ECLAC warns that COVID-19 will lead to the biggest recession ever experienced by the regionMonday, June 01, 2020
SANTIAGO, Chile (CMC) — The executive secretary of the Economic Commission for Latin America and the Caribbean (ECLAC), Alicia Bárcena, has submitted to the member countries of the Community of Latin American and Caribbean States (CELAC) the actions, proposals, and policy recommendations that the commission has developed for providing follow-up and confronting the novel coronavirus crisis outbreak.
Bárcena presented the 'Report on the economic impact of coronavirus disease (COVID-19) on Latin America and the Caribbean,' a study produced by ECLAC in response to a request made by the Government of Mexico, acting as CELAC's pro tempore chair, at the Virtual Ministerial Meeting on Health Matters for Response and Follow-up to the COVID-19 Pandemic in Latin America and the Caribbean.
The senior United Nations official specified that, in response to CELAC's request, ECLAC has “set in motion” a COVID-19 Observatory to contribute to the analysis and follow-up of actions and measures taken by CELAC's 33 countries to tackle the pandemic.
Bárcena said that the COVID-19 Observatory has produced diverse reports and studies with comparative data to inform policymakers about sectoral issues; has held meetings with government representatives at the highest level to support solution-building and the exchange of experiences (gatherings that will continue to take place over the coming weeks); and has made short and medium-term recommendations and proposals.
“The pandemic has sent shock waves through societies and economies, forcing us to be more creative, increase experience-sharing, strengthen peer learning, and take advantage of multilateralism at a time when cooperation and collaboration among stakeholders is vital and no one can save themselves unaided,” Bárcena said.
ECLAC's executive secretary underscored that the COVID-19 Observatory in Latin America and the Caribbean, implemented by ECLAC with the support of United Nations resident coordinators in the region, is “a space for regional communication to share analyses of economic and social effects at a national and regional level with regard to the state of health systems, labour structures, employment, schooling, production, trade and macroeconomic policy.”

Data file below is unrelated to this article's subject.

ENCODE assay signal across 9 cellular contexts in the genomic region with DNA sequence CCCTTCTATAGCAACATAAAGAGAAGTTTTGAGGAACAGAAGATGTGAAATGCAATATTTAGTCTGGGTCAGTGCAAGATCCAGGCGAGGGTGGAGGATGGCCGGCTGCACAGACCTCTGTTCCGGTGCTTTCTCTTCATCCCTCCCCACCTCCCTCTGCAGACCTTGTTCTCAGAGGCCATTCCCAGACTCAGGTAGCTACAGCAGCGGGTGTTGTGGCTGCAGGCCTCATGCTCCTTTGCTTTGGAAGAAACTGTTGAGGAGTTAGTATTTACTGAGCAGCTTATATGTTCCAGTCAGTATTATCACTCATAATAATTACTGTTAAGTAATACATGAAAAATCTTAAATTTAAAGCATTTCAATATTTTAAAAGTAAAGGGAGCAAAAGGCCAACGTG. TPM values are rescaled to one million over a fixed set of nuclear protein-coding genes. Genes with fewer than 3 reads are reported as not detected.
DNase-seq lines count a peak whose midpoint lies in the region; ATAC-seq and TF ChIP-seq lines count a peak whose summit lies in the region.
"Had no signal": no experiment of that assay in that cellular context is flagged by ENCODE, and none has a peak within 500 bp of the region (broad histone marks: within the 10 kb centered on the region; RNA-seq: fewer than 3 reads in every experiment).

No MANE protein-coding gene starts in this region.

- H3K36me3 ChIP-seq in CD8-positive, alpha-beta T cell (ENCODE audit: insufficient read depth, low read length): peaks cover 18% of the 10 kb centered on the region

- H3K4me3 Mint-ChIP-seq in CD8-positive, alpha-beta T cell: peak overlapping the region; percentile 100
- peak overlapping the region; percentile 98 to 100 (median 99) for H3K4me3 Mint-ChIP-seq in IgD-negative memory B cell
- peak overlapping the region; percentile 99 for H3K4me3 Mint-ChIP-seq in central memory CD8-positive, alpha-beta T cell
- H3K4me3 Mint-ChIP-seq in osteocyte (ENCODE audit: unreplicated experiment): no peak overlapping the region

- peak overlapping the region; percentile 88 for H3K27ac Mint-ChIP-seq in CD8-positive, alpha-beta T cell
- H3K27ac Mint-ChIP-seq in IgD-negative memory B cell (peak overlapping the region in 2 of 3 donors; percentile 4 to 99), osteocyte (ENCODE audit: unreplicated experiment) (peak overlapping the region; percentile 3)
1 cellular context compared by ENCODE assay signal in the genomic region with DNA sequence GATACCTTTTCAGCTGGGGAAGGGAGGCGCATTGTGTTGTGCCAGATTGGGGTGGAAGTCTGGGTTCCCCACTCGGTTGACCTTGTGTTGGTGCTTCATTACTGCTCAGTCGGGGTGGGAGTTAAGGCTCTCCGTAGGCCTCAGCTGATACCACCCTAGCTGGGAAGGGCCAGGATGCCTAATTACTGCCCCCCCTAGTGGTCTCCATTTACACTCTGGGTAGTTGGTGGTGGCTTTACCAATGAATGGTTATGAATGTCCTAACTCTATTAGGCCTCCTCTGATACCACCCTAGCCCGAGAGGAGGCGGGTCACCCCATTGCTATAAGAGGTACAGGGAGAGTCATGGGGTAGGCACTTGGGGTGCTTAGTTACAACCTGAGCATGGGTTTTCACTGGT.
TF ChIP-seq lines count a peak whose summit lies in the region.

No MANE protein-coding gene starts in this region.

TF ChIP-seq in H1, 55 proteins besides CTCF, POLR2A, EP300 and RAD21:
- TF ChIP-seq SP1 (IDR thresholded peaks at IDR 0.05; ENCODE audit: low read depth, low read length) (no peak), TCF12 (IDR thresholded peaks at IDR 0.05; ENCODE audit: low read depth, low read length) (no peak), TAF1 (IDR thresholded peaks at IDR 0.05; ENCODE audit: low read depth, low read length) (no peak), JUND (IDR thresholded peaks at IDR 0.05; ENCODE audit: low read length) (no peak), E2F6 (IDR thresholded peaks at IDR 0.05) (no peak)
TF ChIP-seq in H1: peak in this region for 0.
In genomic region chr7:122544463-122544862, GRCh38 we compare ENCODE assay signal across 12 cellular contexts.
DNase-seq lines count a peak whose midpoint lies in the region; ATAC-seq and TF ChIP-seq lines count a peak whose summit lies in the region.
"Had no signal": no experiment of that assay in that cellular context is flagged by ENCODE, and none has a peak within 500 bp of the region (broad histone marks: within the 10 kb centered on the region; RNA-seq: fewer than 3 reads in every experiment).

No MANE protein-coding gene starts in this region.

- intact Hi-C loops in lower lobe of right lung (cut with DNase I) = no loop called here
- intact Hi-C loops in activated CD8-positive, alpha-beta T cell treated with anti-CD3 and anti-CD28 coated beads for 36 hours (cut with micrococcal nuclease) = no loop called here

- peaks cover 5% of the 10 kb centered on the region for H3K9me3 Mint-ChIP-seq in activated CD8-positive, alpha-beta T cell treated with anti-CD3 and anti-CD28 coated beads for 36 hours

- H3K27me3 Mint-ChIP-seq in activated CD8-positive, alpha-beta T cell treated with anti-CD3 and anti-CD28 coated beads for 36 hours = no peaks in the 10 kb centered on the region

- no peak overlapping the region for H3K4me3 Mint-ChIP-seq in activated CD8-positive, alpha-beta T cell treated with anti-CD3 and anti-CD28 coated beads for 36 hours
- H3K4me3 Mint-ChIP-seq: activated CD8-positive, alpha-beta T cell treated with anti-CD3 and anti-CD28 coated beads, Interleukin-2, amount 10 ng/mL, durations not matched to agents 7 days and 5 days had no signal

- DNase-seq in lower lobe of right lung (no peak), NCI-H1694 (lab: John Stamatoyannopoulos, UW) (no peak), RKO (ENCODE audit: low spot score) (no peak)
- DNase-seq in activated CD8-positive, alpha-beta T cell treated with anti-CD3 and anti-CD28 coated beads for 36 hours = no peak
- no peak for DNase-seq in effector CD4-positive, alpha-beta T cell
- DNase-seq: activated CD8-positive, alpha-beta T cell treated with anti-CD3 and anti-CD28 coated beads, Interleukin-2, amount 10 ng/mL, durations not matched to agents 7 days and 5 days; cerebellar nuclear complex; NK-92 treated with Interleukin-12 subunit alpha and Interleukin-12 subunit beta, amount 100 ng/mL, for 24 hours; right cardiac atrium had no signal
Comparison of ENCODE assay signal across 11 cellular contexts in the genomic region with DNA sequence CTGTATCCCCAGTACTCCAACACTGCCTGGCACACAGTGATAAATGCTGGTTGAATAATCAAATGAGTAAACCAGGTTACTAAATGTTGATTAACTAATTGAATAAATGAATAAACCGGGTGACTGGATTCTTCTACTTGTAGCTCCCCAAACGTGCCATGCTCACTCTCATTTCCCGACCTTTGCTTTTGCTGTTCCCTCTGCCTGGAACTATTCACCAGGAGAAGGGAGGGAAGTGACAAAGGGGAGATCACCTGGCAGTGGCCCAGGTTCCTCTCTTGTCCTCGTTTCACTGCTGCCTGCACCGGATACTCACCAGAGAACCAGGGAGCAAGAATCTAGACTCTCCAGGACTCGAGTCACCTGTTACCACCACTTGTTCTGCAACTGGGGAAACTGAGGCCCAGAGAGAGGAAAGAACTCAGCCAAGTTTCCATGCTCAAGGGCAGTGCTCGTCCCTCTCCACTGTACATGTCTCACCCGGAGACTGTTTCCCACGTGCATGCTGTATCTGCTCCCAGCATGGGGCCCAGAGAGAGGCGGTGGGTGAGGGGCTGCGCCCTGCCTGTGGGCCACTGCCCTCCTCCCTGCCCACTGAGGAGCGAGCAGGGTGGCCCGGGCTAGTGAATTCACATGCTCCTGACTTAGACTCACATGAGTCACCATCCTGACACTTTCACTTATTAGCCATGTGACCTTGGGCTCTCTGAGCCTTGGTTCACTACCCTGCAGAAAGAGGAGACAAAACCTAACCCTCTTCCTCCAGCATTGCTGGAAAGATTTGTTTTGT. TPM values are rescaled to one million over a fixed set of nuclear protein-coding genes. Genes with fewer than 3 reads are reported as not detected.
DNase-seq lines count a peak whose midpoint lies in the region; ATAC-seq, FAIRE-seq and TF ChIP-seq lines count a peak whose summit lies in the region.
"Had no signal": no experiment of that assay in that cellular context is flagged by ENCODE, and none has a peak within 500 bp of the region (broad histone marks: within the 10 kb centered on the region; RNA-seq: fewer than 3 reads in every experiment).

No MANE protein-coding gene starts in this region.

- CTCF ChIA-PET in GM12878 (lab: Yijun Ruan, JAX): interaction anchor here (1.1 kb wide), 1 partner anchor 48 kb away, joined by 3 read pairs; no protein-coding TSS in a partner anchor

She said that this tool includes a COVID-19 geoportal which, through an interactive map, provides access to information on the actions taken by the region's countries to confront the pandemic.
“This information is disaggregated by the type of measure, such as restrictions on movement, health, the economy, work, social protection, and education, and it will soon include actions related to gender,” Bárcena said.
ECLAC has already published three special reports on COVID-19 that address the socio-economic effects of the pandemic, as well as specific studies on the production of official statistics; general recommendations for caring for older people from a human rights perspective; the crisis of care in Latin America and the Caribbean; the impact of restrictive policies on the international trade of medication and medical supplies; the effects on tourism; and other topics.
Furthermore, Bárcena said the commission has held virtual meetings with high-level government representatives related to the issues in its work plan, the activities of ECLAC's subsidiary bodies, and the COVID-19 crisis.
She said officials from United Nations agencies, funds, and programmes, have also participated in these gatherings, along with resident coordinators, who are key actors for implementing actions on the ground.
To date, meetings have been held with authorities from national statistical entities; ministers of social development; ministers and senior authorities from the mechanisms for women's advancement in Latin America and the Caribbean; finance ministers in the region; and ministers and senior authorities from the ministries and governing bodies in charge of science, technology, and innovation; among others.
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